The OECD report suggests that, as the global mobility of the workforce increases, it becomes crucial for countries to strike the right balance between fostering overall equity in society and offering strong economic incentives to attract and retain skilled workers.
The OECD report includes indicators on the human and financial resources invested in education, on how education systems operate and evolve, and on the returns to educational investment. Some highlights are:
- OECD countries spent 6.1 percent of their GDP on education in 2008. Between 2000 and 2008, expenditure increased at a faster rate than GDP in 25 of the 32 countries for which data are available.
- Expenditure per student by college institutions rose 14 percentage points on average in OECD countries from 2000 to 2008. Spending per college student fell in 7 of the 30 countries with available data, as countries’ expenditures did not keep up with expanding enrolments.
- Spending per student from primary through tertiary education in 2008 ranged from US$4,000 per student or less in Argentina, Brazil, Chile, China and Mexico, to more than US$10,000 per student in Austria, Belgium, Denmark, Ireland, the Netherlands, Norway, Sweden and the U.K., and up to nearly US$15,000 in Switzerland and the United States.
- Canada, Chile, Korea and the U.S. spend between 2.0 percent and 2.7 percent of their GDP on tertiary institutions. Relative to GDP, the U.S. spends more than three times more on tertiary education than Brazil, Hungary, and the Slovak Republic.
As national economies become more interconnected and participation in education expands, governments and individuals are looking to higher education to broaden students’ horizons and help them to better understand the world’s languages, cultures and business methods. One way for students to expand their knowledge of other societies and languages, and thus improve their prospects in globalised sectors of the labor market, such as multi-national corporations or research, is to study in tertiary education institutions in countries other than their own.
- In absolute terms, the highest numbers of international students come from China, India and Korea.
- Within the OECD area, EU21 countries host the highest number of foreign students, with 38 percent of total foreign students. EU mobility policies become evident when analyzing the composition of this population. Within the share of foreign students enrolled in EU21 countries, 72 percent of students come from another EU21 country.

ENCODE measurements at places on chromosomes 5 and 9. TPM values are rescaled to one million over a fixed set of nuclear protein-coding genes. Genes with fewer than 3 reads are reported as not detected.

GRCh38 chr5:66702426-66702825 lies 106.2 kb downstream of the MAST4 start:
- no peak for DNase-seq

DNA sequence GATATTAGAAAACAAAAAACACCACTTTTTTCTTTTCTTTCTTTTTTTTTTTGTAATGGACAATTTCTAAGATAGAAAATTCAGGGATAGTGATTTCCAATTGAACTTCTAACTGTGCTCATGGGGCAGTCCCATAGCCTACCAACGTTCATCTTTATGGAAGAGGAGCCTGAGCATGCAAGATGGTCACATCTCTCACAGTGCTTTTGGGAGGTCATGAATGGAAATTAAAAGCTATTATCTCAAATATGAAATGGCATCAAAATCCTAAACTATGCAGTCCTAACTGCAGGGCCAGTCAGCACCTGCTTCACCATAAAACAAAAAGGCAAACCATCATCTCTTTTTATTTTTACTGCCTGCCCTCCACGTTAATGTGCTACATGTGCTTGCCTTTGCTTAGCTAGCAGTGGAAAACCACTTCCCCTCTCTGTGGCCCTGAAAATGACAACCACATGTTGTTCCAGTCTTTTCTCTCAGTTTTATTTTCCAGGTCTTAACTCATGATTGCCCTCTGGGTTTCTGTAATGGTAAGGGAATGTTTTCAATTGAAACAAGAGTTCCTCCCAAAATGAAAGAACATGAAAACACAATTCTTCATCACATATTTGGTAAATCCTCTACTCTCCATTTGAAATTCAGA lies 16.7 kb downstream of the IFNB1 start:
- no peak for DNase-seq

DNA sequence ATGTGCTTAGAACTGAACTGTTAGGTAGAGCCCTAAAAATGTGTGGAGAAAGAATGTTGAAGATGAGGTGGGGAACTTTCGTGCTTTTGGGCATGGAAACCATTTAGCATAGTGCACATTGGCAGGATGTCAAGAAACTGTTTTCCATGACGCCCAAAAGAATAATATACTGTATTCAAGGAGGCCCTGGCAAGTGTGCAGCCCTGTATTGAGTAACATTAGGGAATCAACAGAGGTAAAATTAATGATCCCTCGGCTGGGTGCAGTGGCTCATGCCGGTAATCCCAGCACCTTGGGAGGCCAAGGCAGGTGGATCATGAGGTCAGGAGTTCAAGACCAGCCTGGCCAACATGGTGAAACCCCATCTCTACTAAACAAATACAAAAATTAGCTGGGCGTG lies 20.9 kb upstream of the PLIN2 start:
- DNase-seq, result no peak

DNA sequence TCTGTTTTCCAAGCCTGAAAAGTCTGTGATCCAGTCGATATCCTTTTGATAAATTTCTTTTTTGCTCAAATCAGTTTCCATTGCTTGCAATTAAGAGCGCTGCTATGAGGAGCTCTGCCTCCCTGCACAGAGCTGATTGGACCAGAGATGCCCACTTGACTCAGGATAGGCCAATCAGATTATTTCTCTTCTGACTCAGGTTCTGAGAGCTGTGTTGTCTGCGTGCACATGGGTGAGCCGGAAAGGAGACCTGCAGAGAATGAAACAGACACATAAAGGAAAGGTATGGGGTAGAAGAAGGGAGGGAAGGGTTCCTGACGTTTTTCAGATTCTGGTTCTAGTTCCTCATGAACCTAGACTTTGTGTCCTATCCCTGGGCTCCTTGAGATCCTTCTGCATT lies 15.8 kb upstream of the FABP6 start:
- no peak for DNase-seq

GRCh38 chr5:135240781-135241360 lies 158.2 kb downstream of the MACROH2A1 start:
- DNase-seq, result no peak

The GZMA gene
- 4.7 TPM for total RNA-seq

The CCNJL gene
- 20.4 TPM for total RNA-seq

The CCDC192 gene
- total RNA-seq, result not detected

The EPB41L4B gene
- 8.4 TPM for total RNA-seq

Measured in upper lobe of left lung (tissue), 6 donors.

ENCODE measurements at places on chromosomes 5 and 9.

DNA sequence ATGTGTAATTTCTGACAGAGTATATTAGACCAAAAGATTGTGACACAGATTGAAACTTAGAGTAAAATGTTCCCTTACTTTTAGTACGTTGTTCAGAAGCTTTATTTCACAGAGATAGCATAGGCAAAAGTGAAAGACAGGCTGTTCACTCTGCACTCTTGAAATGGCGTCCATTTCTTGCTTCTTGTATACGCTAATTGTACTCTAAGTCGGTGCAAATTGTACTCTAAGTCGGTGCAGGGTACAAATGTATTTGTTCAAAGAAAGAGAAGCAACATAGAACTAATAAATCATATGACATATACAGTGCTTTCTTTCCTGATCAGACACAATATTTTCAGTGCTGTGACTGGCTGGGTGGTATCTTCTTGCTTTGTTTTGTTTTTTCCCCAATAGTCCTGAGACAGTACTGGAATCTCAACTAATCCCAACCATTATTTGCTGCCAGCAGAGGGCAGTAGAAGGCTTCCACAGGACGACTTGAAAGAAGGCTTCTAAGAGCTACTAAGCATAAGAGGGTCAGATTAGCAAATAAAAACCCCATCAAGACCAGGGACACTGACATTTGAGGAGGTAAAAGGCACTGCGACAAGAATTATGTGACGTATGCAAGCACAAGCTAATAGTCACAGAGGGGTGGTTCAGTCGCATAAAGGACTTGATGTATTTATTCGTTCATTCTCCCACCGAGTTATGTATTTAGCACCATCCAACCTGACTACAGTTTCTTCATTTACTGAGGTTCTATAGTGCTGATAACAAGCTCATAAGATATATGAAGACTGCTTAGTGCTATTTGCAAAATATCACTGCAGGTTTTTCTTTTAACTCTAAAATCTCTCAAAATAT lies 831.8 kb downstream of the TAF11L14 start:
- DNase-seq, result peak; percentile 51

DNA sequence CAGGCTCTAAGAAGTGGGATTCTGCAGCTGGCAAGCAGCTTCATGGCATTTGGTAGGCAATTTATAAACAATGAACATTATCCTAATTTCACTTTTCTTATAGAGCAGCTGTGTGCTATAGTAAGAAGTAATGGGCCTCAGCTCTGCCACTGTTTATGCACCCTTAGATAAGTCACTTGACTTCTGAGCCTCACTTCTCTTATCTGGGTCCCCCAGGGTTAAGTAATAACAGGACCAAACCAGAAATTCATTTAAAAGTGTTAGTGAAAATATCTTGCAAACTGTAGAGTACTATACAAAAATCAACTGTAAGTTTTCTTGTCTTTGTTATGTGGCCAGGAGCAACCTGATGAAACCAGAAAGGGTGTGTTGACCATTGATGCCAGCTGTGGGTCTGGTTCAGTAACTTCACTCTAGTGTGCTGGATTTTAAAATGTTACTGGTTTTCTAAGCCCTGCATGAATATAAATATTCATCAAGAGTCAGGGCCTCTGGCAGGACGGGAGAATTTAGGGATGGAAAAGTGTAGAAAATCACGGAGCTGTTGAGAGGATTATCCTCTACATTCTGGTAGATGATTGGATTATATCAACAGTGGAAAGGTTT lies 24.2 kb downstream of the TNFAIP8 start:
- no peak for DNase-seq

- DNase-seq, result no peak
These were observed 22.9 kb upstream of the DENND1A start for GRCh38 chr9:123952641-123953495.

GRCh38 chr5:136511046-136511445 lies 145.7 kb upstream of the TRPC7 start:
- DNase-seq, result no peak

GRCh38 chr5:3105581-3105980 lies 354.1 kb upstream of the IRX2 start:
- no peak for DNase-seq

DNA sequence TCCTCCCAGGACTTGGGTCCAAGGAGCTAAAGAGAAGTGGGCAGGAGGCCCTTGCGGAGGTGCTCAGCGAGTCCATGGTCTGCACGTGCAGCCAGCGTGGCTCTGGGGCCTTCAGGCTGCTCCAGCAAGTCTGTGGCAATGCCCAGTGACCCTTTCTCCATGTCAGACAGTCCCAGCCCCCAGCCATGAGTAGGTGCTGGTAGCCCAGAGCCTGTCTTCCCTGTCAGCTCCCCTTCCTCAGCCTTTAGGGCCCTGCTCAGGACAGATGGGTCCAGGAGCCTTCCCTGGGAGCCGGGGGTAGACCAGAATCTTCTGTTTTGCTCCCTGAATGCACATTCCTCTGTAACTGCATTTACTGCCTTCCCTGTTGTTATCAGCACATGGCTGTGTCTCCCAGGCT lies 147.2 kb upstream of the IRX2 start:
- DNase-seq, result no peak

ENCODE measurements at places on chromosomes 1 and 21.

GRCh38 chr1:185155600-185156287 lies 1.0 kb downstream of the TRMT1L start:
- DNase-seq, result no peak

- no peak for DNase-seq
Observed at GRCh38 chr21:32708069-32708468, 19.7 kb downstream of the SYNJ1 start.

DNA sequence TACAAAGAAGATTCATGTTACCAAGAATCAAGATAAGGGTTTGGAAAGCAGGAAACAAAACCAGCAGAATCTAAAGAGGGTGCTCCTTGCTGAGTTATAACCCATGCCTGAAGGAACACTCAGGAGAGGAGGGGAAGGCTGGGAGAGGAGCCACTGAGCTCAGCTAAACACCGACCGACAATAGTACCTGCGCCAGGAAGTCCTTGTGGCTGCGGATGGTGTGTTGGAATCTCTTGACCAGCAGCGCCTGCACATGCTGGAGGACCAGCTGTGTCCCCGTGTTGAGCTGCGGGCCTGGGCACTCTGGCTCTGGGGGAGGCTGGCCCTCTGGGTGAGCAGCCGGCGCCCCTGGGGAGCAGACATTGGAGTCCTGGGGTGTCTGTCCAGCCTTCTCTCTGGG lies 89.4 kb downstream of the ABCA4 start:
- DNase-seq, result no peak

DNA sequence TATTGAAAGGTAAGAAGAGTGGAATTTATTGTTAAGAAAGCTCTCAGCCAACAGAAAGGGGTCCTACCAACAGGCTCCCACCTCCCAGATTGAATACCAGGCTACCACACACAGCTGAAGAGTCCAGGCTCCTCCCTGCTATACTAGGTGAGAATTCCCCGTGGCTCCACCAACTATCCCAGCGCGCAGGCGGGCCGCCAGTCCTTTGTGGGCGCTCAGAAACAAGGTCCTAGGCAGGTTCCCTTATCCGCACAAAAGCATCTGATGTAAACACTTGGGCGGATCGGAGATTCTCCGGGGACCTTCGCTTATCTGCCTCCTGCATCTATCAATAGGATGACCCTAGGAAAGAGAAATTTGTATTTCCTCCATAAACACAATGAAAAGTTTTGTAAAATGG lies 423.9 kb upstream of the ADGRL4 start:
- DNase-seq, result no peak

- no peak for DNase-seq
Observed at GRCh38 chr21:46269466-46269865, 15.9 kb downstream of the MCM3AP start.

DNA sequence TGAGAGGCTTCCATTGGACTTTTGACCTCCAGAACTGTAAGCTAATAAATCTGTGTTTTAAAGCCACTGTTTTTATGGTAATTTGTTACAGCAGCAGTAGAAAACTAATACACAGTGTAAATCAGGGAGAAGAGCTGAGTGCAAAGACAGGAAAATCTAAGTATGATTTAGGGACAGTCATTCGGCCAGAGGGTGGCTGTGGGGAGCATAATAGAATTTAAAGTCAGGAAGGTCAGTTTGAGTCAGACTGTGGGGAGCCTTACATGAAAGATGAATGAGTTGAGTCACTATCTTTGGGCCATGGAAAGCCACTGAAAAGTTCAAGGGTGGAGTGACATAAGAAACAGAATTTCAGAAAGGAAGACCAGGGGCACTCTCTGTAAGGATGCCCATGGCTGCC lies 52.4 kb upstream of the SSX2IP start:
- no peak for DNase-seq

- North America is the second most attractive region for foreign students, with a share of 23 percent of all foreign students. The North American region shows a more diversified profile of students than the European Union.
- The top five destinations for foreign students were the U.S. (18 percent of all foreign students worldwide), the U.K. (10 percent), Australia (7 percent), Germany (7 percent) and France (7 percent).
- Some new players have emerged on the international education market in the past few years. Besides the five major destinations, significant numbers of foreign students were enrolled in Canada (5%), Japan (4%), the Russian Federation (4%) and Spain (2%) in 2009.
- The United States is declining in prominence: Over a nine-year period, the share of international students who chose the U.S. as their destination dropped from 23 percent to 18 percent.
Global employers have an advantage in being able to tap into a global talent pool. Others are more reliant on national educational policies to deliver a workforce with the right skills to compete in the global economy. While both the U.S. and Western Europe have advantages in many respects, they cannot be complacent as other countries invest for the future and put themselves in improving positions to compete for rare skills.
“The size of the investment in education is now too big, and its benefits too central to the success of economies and societies, for the design of effective education systems to take place in the dark," Gurría concludes. "With economic competition now global, countries can no longer afford to measure their education systems against national standards.”
Click here to access the full report.